PSRC seeking public comment on draft centers proposal

Comment though November 8, 2017

The Growth Management Policy Board is seeking public input on a draft centers framework proposal. The public comment period will run from Tuesday, October 10, 2017 through Wednesday, November 8, 2017 at 5 pm.

Regional and local centers are the cornerstone of the region’s long-term plan for growth in VISION 2040. The centers framework aims to define the types of central places within the region—both larger and smaller—that are the focus of growth, planning, and investment.

The draft centers framework proposal describes potential updates to plans, policies, and procedures to support different scales of mixed use and industrial centers in the region. The draft proposal includes minimum criteria and expectations for regionally-designated mixed use and industrial centers, recommends a role of military installations in the regional plan, and provides guidance for designation of countywide centers in King, Pierce, Snohomish and Kitsap counties.

In addition to general comments on the draft proposal, the Growth Management Policy Board is particularly interested in feedback on several topics to inform their recommendation:

  • Performance expectations for centers that are already designated but may not meet the minimum criteria
  • Proposed timeline for jurisdictions to complete center subarea plans
  • Minimum standards for countywide centers
  • The desired mix of uses in regional and countywide centers

The Growth Management Policy Board will review comments on the draft proposal prior to making a recommendation to PSRC’s Executive Board. 

The draft centers framework proposal is available for review on the project webpage, along with other project resources. 

How to Comment:

  • E-mail: CentersComment@psrc.org
  • U.S. Mail: ATTN: Centers Framework Comment, PSRC, 1011 Western Avenue, Suite 500, Seattle, WA 98104-1035
  • In Person: Growth Management Policy Board meeting, 10:00 a.m. on November 2 at PSRC, 1011 Western Ave, Suite 500, in Seattle.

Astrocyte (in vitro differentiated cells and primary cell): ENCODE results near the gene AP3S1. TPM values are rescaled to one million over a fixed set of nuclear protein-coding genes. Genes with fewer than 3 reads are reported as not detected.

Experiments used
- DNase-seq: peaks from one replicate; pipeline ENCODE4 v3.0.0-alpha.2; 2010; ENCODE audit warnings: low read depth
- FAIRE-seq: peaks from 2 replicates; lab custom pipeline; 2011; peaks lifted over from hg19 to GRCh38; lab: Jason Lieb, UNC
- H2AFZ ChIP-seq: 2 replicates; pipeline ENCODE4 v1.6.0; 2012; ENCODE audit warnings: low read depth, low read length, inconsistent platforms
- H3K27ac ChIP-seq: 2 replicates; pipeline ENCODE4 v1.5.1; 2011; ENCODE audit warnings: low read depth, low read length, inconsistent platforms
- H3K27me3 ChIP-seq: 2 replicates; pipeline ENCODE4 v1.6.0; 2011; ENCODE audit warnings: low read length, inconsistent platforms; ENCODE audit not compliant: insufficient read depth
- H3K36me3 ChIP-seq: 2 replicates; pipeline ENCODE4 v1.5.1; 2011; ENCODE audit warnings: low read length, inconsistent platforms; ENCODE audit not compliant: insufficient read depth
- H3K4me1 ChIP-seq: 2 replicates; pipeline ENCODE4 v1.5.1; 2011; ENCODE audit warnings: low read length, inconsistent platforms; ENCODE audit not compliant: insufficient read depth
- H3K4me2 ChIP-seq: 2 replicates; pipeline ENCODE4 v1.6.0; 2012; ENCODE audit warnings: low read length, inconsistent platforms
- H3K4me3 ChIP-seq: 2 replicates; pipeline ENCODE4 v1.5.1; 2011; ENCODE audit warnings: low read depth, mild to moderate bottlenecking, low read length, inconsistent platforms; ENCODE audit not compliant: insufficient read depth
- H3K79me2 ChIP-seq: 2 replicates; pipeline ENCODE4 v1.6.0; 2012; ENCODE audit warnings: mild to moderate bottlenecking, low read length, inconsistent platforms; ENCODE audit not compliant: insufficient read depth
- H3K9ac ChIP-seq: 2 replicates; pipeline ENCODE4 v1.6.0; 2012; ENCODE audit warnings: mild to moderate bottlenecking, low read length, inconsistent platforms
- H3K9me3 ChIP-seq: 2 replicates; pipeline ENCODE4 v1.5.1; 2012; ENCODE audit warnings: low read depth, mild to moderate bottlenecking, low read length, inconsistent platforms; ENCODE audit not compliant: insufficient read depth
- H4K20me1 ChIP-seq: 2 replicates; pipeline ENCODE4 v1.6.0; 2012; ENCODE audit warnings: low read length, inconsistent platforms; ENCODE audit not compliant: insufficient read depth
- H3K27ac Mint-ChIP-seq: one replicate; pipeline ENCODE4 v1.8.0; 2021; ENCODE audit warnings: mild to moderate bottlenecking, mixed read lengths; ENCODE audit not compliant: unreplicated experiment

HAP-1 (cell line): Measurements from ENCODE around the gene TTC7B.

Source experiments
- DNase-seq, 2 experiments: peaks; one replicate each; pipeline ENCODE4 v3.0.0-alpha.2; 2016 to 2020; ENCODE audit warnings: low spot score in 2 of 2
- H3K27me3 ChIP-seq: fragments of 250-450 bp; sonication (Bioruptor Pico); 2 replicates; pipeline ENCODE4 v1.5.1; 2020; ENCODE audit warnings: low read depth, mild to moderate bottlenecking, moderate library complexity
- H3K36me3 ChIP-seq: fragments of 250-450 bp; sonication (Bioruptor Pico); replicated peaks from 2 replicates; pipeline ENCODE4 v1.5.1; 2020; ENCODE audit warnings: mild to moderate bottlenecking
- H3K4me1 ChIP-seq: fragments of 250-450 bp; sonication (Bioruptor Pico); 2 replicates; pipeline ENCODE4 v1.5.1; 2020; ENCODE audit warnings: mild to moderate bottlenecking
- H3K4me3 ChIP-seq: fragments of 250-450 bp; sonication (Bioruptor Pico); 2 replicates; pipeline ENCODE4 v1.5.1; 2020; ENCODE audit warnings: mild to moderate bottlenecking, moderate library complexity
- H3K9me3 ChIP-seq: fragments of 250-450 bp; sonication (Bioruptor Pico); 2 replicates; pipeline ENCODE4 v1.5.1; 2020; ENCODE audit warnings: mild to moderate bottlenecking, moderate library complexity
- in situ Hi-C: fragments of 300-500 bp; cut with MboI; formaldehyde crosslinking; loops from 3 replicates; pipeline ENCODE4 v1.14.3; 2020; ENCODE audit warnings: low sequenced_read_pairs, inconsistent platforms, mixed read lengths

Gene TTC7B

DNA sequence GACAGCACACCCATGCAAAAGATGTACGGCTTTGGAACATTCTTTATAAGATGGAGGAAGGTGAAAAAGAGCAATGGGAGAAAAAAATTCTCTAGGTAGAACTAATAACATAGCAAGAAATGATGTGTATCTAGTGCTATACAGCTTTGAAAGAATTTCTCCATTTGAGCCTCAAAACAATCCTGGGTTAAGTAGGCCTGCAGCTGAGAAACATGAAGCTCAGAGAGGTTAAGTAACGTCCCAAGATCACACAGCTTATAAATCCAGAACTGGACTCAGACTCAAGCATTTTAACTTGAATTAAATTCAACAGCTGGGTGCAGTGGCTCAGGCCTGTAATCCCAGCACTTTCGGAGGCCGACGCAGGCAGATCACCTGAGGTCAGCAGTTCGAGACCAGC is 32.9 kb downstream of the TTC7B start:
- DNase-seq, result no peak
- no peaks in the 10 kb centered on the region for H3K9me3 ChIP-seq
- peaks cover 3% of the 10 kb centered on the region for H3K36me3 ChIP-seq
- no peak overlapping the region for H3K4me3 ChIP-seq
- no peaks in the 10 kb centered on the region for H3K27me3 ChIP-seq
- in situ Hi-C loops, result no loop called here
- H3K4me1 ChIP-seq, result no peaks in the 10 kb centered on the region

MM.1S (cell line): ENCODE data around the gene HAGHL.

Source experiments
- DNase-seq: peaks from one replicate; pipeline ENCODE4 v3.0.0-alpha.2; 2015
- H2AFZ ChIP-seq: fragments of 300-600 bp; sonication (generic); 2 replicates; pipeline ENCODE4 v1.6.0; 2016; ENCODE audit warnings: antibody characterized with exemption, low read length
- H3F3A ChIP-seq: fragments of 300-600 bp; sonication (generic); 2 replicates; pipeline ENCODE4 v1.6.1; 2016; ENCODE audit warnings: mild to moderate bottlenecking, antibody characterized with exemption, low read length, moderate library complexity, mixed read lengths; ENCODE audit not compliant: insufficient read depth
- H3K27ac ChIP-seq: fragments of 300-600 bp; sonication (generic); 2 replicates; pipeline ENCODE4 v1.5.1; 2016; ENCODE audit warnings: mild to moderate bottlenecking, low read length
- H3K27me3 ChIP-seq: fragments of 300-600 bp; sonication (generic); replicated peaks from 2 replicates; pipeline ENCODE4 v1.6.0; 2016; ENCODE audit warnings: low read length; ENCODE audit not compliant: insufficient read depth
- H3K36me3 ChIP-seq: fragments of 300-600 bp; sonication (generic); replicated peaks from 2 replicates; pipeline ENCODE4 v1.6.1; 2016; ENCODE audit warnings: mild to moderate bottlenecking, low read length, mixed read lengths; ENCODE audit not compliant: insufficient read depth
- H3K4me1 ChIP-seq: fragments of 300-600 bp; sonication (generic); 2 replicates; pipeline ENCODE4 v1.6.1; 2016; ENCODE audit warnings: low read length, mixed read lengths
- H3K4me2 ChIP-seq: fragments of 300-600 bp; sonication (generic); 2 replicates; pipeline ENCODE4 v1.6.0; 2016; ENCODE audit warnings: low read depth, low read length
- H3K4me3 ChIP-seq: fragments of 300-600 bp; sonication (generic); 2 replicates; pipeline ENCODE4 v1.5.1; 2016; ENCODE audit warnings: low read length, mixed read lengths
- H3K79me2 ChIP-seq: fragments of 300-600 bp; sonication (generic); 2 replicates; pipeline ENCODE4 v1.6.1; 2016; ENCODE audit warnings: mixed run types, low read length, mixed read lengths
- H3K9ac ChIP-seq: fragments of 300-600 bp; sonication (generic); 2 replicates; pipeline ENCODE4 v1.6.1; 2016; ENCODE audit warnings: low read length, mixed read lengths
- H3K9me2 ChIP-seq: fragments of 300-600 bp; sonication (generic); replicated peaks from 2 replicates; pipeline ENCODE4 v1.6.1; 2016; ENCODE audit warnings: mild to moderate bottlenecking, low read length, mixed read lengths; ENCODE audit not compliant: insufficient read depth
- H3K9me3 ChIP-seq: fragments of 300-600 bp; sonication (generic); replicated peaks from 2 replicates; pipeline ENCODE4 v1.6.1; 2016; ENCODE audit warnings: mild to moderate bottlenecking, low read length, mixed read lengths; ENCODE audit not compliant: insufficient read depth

• Fax: ATTN: Centers Framework Comment, 206-587-4825

VISION 2040 is the region's growth management, economic, and transportation strategy, designed to meet the needs of the 5 million people expected to be living in the region in 2040. It is an integrated, long-range vision for the future that lays out a strategy for maintaining a healthy region - promoting the well-being of people and communities, economic vitality, and a healthy environment.

 

Comments

Dear PSRC,

I would like to ask that you please consider the inclusion of Ballard as a metro growth center, Lake City as an urban growth center, and upgrade the UDistrict to a metro growth center for the following reasons.

Sound Transit is currently heavily investing in the Ballard-Downtown corridor, and has plans to study/implement HCT on the Ballard-UW corridor as well. PSRC funding would be fantastic in advancing this goal. Additionally, Ballard is still far from the maximum size of a growth region last I heard. A little change of the boundaries can easily incorporate enough jobs to put it over the threshold. Finally, as Ballard fills out, it'd be a real shame for us to be avoiding denser mix use development here, especially with the LRT coming soon. Additional investment here could benefit this region immensely.

Lake City also has excellent connectivity to other parts of the region with good bus connections, and a quick bus to Northgate, where residents and employees can board the light rail. There are many lots still perfect for denser development, and there is currently a developing denser culture around the place. I believe Lake City is a real up and coming locale, and with additional transit, public/private investment, and time, the neighborhood will become a flourishing location perfect for HCT, density, etc.

Finally, the University District has just had its first 240ft high rise tower complete its EDG a couple days ago. It's a sign of what's to come, in that this region, with its HCT, density, and proximity to the institution of the University of Washington will attract business, developers, and residents abound. It's time to place more focus on this neighborhood, as I am sure it will become a hotspot for economic development in the future.

I hope you can strongly consider the points I have delineated above. Each region is working very hard to accommodate the sudden influx of people our Puget Sound region is experiencing, by advancing Vision Zero goals, building transit, or adding density. With proper investment, I'm sure the Puget Sound Region can sustainably grow into the future!

Andrew Sang